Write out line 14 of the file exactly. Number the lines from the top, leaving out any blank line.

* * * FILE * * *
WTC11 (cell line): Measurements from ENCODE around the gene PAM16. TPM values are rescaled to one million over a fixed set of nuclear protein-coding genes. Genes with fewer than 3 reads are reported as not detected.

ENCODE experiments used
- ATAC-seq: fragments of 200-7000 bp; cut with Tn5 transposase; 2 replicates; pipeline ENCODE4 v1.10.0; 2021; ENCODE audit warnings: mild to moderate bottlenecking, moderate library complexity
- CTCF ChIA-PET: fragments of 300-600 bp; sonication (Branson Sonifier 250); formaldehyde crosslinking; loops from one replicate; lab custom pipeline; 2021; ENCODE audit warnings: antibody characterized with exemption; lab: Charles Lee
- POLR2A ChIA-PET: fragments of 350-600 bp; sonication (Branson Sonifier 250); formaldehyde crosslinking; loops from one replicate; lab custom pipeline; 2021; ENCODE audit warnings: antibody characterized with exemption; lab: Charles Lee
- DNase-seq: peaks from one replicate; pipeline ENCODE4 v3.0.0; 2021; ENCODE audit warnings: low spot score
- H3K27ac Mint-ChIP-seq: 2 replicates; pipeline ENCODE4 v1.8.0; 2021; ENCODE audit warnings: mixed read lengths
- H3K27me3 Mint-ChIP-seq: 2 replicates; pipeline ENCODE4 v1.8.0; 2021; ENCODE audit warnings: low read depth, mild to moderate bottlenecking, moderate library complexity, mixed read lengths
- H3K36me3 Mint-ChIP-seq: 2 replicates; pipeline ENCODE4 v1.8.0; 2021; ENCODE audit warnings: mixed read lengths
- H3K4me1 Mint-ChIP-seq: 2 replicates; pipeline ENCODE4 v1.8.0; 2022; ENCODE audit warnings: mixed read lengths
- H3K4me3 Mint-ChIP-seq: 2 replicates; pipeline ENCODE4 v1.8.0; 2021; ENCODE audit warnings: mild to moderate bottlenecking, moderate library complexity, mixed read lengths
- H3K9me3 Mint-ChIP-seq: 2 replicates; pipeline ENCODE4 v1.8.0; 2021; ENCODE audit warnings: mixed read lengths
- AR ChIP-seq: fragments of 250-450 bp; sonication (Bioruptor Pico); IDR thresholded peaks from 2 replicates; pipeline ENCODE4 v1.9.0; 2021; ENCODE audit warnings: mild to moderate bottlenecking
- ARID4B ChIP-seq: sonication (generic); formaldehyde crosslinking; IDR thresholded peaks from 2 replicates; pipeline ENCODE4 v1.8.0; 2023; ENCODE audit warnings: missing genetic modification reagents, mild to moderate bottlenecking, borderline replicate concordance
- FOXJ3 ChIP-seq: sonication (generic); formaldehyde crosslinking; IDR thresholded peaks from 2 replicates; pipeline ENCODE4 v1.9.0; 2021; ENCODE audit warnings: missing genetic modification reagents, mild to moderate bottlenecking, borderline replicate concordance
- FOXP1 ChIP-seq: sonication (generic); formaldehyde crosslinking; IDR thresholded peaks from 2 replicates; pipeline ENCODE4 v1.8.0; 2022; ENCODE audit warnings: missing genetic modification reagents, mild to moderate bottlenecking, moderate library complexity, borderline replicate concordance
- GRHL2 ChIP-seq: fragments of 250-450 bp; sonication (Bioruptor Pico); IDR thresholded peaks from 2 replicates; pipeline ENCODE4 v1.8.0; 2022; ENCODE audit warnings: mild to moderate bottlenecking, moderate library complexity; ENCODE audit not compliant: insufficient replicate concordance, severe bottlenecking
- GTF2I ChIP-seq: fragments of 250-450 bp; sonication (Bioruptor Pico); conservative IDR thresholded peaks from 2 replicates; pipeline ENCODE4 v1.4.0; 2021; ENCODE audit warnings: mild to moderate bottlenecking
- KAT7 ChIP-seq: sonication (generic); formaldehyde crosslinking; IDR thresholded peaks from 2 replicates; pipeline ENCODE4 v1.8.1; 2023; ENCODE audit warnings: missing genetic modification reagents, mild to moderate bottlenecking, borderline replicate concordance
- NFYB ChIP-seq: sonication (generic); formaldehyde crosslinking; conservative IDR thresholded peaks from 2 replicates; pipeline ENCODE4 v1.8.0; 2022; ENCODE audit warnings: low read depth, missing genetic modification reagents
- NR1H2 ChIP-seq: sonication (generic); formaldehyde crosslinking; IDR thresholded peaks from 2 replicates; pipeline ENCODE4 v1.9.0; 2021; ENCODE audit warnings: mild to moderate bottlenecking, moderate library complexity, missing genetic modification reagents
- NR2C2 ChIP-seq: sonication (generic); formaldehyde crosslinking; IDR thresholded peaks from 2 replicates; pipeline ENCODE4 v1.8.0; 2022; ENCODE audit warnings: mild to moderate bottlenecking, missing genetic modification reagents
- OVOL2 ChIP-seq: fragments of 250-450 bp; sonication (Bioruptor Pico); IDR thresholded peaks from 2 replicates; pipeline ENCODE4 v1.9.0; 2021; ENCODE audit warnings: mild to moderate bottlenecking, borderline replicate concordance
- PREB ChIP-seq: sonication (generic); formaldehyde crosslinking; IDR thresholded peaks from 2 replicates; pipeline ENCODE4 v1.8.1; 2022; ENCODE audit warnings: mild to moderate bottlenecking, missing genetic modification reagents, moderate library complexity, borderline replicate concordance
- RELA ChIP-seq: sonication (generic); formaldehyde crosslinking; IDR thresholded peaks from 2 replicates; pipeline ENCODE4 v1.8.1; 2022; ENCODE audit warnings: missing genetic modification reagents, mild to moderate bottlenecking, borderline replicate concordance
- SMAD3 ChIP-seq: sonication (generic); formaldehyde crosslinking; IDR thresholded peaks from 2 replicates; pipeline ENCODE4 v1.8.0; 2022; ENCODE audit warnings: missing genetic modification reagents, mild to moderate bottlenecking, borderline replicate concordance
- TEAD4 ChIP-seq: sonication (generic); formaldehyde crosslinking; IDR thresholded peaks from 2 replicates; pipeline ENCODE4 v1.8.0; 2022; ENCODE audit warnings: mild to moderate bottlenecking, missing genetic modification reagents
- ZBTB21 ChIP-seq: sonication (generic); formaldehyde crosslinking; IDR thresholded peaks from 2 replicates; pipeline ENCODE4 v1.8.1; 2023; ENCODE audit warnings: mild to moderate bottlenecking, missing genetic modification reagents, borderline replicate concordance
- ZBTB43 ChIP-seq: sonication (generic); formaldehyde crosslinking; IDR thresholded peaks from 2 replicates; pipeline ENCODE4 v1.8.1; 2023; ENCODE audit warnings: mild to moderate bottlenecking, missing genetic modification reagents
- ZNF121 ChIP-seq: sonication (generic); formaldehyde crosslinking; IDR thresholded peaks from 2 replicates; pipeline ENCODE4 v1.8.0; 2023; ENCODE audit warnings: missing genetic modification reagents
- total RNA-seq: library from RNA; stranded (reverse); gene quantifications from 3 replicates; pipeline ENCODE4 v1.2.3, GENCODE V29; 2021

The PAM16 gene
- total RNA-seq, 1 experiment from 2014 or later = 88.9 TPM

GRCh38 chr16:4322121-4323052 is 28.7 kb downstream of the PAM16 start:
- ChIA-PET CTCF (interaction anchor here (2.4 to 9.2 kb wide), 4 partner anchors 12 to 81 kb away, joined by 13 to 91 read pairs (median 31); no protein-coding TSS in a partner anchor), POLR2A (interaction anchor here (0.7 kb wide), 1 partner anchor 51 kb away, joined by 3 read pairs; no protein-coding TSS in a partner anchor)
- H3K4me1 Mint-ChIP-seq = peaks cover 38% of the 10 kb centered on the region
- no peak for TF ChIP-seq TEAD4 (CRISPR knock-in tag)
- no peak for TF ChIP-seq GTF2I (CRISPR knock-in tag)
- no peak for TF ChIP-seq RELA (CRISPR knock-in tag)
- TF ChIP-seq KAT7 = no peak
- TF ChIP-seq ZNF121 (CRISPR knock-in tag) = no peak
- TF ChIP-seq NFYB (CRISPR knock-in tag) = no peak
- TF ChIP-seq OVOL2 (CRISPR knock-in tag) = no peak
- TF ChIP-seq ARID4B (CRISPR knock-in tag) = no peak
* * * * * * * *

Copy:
- ARID4B ChIP-seq: sonication (generic); formaldehyde crosslinking; IDR thresholded peaks from 2 replicates; pipeline ENCODE4 v1.8.0; 2023; ENCODE audit warnings: missing genetic modification reagents, mild to moderate bottlenecking, borderline replicate concordance